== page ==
Brooklyn Navy Yard a Photo Haven for Every Season of Photographer

New York City is a fine place for a photographer, offering eternal photographic fodder for both inspiration and subject matter.  Because of the camera, our city’s rise to urban stardom has been well-documented.  Our people and places come and go, but photographs freeze them in time and excite a special part of our intellect.  That said, it’s not every day that an actual place seems to have frozen in time.  The Brooklyn Navy Yard has been fenced in since the 1820s, and certain sections of the huge campus have not been touched in many years.  When this type of place is spotted, guess who gets excited? Photographers.>> Continue reading

Brooklyn Navy Yard Winter Photography Tour Submissions

One week ago, we held our first Seasonal Photography Tour of the Brooklyn Navy Yard, and the submissions are in!  Several tour participants shared photos they took on the tour on Instagram, and now we are sharing them with you.

Professional photographer (well known for his work at National Geographic) and Navy Yard tenant Robert Clark will be “liking” his three favorite photos from this crop of submissions early this week, and the photographer of each will receive two free tickets to any one of Turnstile Tours’ experiences at the Brooklyn Navy Yard.  We will be holding three more photography tours in 2013, and after each tour, a professional photographer from inside the yard will select three finalist photos.  At the end of the year, these 12 finalist photos will be entered to win either the photographer’s choice award, chosen by a panel of professionals, or the people’s choice award, voted on by our online followers.  Each winner will receive a private tour of the Navy Yard for themselves and their friends.>> Continue reading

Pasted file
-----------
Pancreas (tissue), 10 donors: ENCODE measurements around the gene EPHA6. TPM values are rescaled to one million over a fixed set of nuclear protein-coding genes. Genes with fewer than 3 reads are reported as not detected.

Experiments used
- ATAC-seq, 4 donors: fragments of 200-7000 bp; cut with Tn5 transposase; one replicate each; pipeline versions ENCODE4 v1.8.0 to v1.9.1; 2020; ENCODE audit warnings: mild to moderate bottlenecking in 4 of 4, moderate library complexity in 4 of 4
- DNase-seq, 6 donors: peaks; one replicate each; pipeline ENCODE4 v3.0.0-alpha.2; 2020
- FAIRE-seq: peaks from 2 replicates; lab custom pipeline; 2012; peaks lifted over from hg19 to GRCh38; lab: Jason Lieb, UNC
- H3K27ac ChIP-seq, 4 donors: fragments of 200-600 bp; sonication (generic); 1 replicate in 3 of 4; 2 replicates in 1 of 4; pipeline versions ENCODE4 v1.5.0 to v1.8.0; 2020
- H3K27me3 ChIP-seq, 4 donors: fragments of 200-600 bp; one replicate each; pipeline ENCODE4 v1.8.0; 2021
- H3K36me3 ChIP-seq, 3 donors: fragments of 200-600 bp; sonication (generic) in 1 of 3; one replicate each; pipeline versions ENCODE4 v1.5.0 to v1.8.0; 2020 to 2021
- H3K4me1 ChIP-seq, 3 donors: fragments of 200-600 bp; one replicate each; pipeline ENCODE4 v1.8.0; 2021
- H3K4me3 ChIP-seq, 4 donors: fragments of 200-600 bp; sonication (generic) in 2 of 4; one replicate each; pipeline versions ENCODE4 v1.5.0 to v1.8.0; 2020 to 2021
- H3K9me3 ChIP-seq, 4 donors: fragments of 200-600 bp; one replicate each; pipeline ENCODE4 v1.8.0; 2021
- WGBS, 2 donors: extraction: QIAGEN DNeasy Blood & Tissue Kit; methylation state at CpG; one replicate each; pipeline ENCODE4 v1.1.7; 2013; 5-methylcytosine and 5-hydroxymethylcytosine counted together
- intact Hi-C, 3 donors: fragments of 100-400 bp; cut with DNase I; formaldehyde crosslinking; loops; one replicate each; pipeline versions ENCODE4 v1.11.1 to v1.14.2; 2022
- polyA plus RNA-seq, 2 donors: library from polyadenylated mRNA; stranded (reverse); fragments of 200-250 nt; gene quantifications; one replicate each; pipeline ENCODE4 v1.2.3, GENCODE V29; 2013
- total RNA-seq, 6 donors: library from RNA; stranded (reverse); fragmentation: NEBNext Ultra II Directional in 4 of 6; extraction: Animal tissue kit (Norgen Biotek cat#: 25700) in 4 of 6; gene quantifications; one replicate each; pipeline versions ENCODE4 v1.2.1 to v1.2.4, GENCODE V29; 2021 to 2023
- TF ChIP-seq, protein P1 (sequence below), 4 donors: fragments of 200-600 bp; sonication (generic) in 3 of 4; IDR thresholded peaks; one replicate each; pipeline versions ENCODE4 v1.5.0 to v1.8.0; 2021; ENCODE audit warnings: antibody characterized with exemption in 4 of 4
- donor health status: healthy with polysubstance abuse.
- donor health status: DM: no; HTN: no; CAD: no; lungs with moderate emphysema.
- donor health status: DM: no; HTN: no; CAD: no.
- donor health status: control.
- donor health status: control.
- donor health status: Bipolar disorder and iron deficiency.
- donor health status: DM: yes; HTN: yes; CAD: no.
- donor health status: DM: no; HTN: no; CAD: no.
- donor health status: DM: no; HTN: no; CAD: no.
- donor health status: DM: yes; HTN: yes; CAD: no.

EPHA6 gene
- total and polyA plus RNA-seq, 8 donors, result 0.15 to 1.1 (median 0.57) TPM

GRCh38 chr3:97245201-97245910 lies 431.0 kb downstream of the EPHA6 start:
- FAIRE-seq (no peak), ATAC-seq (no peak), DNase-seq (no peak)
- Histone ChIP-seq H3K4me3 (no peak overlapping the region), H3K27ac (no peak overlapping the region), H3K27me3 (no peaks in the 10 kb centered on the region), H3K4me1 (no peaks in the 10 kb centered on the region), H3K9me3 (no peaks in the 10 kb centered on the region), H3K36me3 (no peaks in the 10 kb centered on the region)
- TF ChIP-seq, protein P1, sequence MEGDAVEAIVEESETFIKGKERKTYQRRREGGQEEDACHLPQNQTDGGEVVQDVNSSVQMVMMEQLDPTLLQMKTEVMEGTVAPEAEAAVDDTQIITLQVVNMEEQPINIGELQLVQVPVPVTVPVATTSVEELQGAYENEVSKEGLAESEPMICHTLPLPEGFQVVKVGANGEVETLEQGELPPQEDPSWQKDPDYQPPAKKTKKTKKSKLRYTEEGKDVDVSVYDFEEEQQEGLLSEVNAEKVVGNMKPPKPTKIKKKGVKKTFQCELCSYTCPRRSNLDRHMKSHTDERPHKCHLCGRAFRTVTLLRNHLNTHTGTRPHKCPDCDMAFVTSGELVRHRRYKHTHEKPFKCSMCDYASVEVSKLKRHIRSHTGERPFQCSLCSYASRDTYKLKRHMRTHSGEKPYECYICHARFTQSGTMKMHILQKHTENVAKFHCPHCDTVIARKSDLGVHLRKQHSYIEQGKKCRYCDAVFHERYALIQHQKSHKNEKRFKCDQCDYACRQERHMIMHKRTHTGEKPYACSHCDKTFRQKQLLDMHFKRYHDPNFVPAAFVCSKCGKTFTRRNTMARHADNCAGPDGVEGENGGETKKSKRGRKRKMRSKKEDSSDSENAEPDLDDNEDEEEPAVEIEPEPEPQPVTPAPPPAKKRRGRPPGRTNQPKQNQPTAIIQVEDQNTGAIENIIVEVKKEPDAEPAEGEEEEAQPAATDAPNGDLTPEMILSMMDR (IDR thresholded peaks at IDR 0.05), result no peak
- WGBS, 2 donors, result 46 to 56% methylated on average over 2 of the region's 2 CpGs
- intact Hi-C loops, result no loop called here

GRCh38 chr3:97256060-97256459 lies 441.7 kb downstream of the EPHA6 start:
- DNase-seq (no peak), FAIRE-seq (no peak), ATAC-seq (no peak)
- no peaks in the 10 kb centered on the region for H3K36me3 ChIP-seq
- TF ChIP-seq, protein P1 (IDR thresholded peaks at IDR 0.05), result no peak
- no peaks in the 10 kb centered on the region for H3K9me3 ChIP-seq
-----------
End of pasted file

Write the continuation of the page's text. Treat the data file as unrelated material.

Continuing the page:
The Brooklyn Navy Yard’s “Lincoln” Photo

One of our favorite photographs of the Brooklyn Navy Yard is affectionately referred to as the “Lincoln photo.” We will be examining this photo more closely, and the scene depicted in it, on Saturday’s Seasonal Photography Tour of the Brooklyn Navy Yard.

As far as we know, the man pictured in the foreground with the giant stovepipe hat and chin beard is not Abraham Lincoln. Though it sure does look like him – at least, the construction-paper-hat-and-beard Lincoln of our elementary school book reports.When this picture was taken in 1846, Lincoln was just a candidate for the House of Representatives from Illinois. Who that man is, we don’t know [Ed. note: See update below], but what is going on in the background of this picture would play a large role in the coming Civil War and the presidency of Mr. Lincoln.>> Continue reading